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Record of the blog selections

LOSS for the 2016-17 Jumps Season = £40.87

from wagers on 55 individual races (6 winners, 12 placed)

Total Staked = £609.00


Since March 2010, this blog has recommended wagers on 520 individual races on Jump Racing in the UK, at cumulative stakes of £5,726 - which has resulted in a PROFIT of £1,525.39 equivalent to a Return on Investment of 26.60%.


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advising selections on which to wager, since March 2010.

Wednesday, 4 November 2015

The alert list strikes again!

When I write the blog in the morning, there comes a time when I have to make a decision based on the information that I have available - to recommend a wager, or not.

After assessing the form and having formed an opinion on a race, there are two variables that I MUST consider:
(a) the weather prior to and during the race (and whether it will adversely affect the result), and
(b) the betting market.
Yesterday morning, I didn't appreciate just how much rain was anticipated and, between sending the blog out on email at 11:30am and when the result of the opening race was known 2hrs later, the ground had turned from good-to-soft, to just "soft" and getting softer.

The effect of this was two-fold. It meant (1) that in the Haldon Gold Cup God's Own had little chance of winning as the ground had turned against him, and (2) the 3-mile handicap chase at 3:20pm was going to be a severe war of attrition and only a horse capable of handling the conditions was going to win.

Unfortunately, I am actually employed and so was otherwise occupied between 11:30am to 3:00pm; so the change in the weather and worsening ground was unknown to me. When I logged-on at 3:10pm for the 3-mile handicap chase, I quickly became aware that the betting market had changed completely.
The novice chasers Belmount and Whats Left were the 6/1 joint-favs but, with the ground now more heavy than soft, these two young novice chasers were short on experience for coping with such conditions in so competitive a handicap. Ziga Boy was on 13/2, and while he'd run 2nd on heavy ground before, that was over 2m4f not 3-mile; and he'd pulled-up on heavy ground in the West Wales National in January which was not a good sign in my book.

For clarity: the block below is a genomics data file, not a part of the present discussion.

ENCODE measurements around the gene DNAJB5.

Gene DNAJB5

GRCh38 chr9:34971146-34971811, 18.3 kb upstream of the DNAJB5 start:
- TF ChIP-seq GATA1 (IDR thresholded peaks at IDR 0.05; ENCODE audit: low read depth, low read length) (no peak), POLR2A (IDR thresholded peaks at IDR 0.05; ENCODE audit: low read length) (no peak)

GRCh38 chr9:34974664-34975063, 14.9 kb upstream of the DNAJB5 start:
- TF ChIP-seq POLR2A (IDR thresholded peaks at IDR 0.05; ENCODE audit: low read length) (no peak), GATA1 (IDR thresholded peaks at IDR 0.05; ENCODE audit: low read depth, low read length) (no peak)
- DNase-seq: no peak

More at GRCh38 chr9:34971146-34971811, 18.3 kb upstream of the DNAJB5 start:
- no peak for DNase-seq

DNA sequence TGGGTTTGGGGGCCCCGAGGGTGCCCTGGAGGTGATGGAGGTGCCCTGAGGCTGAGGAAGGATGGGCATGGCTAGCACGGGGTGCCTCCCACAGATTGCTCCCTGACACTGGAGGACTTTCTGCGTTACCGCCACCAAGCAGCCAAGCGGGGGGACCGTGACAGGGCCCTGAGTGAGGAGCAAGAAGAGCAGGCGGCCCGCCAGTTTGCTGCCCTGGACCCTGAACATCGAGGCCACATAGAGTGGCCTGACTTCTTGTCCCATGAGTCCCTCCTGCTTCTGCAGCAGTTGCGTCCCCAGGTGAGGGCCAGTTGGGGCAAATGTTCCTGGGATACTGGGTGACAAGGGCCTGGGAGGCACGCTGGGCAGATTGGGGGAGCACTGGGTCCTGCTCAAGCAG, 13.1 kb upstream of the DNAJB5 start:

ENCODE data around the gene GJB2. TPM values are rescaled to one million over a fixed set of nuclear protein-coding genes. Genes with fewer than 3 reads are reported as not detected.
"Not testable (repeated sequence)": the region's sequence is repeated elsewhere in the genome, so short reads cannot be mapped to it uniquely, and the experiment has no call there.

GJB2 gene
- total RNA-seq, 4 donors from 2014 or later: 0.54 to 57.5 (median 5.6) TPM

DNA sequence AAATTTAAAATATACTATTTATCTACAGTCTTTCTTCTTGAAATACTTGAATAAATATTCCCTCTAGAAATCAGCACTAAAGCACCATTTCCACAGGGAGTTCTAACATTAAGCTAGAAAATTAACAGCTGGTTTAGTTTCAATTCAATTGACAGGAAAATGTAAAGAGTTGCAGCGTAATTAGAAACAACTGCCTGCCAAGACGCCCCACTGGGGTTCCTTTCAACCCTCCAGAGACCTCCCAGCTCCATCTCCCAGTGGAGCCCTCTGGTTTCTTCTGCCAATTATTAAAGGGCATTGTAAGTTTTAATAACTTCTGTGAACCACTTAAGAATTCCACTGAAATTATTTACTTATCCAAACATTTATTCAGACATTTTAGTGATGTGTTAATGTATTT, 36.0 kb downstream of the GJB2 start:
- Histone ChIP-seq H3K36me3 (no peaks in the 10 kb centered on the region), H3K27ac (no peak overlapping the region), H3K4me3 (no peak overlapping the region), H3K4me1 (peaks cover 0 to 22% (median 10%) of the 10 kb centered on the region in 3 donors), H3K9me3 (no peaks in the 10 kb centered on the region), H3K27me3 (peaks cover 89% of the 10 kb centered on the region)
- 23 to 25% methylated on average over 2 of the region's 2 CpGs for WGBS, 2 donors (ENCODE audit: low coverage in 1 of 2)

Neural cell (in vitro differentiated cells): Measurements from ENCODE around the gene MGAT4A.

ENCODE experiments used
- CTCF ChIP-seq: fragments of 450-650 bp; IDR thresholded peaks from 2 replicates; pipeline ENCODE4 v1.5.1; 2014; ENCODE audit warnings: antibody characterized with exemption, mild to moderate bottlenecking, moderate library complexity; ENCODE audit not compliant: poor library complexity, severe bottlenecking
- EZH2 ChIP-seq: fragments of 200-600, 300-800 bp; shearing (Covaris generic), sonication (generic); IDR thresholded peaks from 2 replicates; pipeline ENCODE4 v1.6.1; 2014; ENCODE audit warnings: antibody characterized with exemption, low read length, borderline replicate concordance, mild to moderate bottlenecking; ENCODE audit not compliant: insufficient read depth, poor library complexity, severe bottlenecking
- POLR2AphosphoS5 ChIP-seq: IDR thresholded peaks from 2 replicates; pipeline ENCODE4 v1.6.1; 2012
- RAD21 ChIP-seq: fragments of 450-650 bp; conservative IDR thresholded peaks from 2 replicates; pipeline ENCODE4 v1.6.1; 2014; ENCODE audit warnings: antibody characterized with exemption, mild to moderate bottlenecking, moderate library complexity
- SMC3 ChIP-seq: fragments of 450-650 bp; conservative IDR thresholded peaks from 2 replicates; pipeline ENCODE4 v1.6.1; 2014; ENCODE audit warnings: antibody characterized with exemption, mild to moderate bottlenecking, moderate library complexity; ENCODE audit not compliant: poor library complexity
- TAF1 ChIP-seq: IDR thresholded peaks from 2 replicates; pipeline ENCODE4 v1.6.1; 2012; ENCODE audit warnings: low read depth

Another, Big Society, was 7/1 but having not won a chase race in 10 attempts was not a good advert for his chances. That, and having run 3rd of 4 finishers over C&D last November on heavy ground was not (to me) an indication that he'd handle the conditions either. The 7yo Tinker Time is well handicapped and stays 3-mile, but he's never won in 10 races on soft/heavy ground and on that basis should not have been 8/1.

Overall, in my opinion, the betting market for the race was in complete disarray and - unbelievably - the one horse I knew who would want the ground soft (the softer, the better) was my alert list horse SAROQUE; yet his odds had drifted from 7/1 to 10/1.  It made no sense to me and had you been with me at 3:10pm yesterday afternoon I'd have told you to put the mortgage on the horse at those odds in those conditions.
We all know the result now, and there was a dodgy moment at the final fence when it looked likely that SAROQUE would crumple on landing even if he managed to clamber over the fence, but the gutsy horse showed his metal and maintained his gallop to the line.
If you are wondering, this is why I sometimes recommend an eachway wager at certain odds (or no bet at all) as you have to weigh-up the risks involved in each wager and ascertain if there is "value" in it. Had SAROQUE made a significant error (but not fallen) at the final fence then he'd still have been no worse than 3rd at the line and the original stake money would have been recovered.

What I do know (from the email responses from those who are on the email list) is that 75% of you had a wager on SAROQUE purely on the basis of reading the narrative, and that is tremendous. It is a vindication of why I write the narrative; as it allows you (the reader) to adjust your wagers to suit your own risk profile. So, while I can't claim credit for "scoring", I think I can claim an "assist" for SAROQUE.

At one point in the race, I thought the other horse I'd mentioned in yesterday's blog Midnight Lira was looking a potential winner, but her lack of stamina told and she faded to 5th place.  Do not overlook the trainer of Midnight Lira, Caroline Keevil, she know's more than most and is underrated.

Finally, I was not impressed with the win by Vibrato Valtat on ground that his two closest rivals could not cope with. He really clouted the final fence, which is not a good sign in my book as it suggests he was tiring, and he still has to prove to me that he's better than OR157.

The results yesterday were further vindication - if I needed any (I don't) - that my alert list programme of selection is working, and working well. Confidence is the key to successful wagering, and I believe that I'm as good a race-reader as any "professional"; I think I'm the best there is.
I assess the race results, find underrated performances from young horses, and then wait until the perfect conditions present themselves - and sometimes that wait can be years.  Remember, you cannot make a slow horse faster, you can only slow-down a fast horse.

Looking at the meetings today at Chepstow and Warwick there are no wagering opportunities. so we will await Thursdays race meetings at Market Rasen, Musselburgh and Towcester.

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